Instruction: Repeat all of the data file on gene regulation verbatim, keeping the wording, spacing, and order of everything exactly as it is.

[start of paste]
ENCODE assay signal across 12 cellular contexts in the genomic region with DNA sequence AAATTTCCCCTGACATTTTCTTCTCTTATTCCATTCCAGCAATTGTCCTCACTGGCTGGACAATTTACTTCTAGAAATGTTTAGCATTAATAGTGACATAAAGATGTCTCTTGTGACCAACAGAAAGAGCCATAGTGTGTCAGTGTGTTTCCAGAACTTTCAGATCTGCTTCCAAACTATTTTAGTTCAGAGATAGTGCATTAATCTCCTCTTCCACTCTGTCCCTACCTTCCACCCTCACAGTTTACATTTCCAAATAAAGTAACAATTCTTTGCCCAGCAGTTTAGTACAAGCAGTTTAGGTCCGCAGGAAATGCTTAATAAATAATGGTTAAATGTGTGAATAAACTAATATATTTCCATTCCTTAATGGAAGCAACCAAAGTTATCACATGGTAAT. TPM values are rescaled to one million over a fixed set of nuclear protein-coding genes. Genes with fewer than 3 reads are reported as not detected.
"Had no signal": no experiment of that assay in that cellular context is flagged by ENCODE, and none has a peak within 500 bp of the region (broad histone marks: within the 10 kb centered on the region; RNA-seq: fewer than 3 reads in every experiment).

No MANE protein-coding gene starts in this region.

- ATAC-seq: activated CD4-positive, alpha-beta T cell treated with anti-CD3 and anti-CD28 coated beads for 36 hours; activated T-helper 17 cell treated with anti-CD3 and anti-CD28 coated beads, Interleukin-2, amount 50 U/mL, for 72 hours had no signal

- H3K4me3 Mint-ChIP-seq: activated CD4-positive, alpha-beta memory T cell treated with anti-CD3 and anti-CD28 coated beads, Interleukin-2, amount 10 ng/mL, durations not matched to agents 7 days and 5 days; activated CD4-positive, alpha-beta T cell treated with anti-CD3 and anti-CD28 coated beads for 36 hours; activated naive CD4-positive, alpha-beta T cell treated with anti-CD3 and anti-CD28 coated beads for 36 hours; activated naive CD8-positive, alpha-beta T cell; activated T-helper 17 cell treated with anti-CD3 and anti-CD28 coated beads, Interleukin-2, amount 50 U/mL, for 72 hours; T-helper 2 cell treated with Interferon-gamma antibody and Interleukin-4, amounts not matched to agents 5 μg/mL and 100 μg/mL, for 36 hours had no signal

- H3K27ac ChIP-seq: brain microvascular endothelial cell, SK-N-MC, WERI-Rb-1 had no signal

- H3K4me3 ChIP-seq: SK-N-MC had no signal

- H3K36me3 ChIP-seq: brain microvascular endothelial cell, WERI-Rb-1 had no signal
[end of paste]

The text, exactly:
ENCODE assay signal across 12 cellular contexts in the genomic region with DNA sequence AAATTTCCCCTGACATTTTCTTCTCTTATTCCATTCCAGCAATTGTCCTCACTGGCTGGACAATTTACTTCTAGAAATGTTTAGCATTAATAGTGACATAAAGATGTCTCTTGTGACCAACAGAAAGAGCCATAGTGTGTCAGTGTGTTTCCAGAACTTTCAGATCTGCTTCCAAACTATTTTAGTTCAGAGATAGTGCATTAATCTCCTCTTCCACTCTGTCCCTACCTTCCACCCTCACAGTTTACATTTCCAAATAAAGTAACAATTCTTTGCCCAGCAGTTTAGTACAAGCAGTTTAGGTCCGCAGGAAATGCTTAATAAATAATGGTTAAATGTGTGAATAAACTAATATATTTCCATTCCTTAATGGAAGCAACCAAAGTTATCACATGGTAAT. TPM values are rescaled to one million over a fixed set of nuclear protein-coding genes. Genes with fewer than 3 reads are reported as not detected.
"Had no signal": no experiment of that assay in that cellular context is flagged by ENCODE, and none has a peak within 500 bp of the region (broad histone marks: within the 10 kb centered on the region; RNA-seq: fewer than 3 reads in every experiment).

No MANE protein-coding gene starts in this region.

- ATAC-seq: activated CD4-positive, alpha-beta T cell treated with anti-CD3 and anti-CD28 coated beads for 36 hours; activated T-helper 17 cell treated with anti-CD3 and anti-CD28 coated beads, Interleukin-2, amount 50 U/mL, for 72 hours had no signal

- H3K4me3 Mint-ChIP-seq: activated CD4-positive, alpha-beta memory T cell treated with anti-CD3 and anti-CD28 coated beads, Interleukin-2, amount 10 ng/mL, durations not matched to agents 7 days and 5 days; activated CD4-positive, alpha-beta T cell treated with anti-CD3 and anti-CD28 coated beads for 36 hours; activated naive CD4-positive, alpha-beta T cell treated with anti-CD3 and anti-CD28 coated beads for 36 hours; activated naive CD8-positive, alpha-beta T cell; activated T-helper 17 cell treated with anti-CD3 and anti-CD28 coated beads, Interleukin-2, amount 50 U/mL, for 72 hours; T-helper 2 cell treated with Interferon-gamma antibody and Interleukin-4, amounts not matched to agents 5 μg/mL and 100 μg/mL, for 36 hours had no signal

- H3K27ac ChIP-seq: brain microvascular endothelial cell, SK-N-MC, WERI-Rb-1 had no signal

- H3K4me3 ChIP-seq: SK-N-MC had no signal

- H3K36me3 ChIP-seq: brain microvascular endothelial cell, WERI-Rb-1 had no signal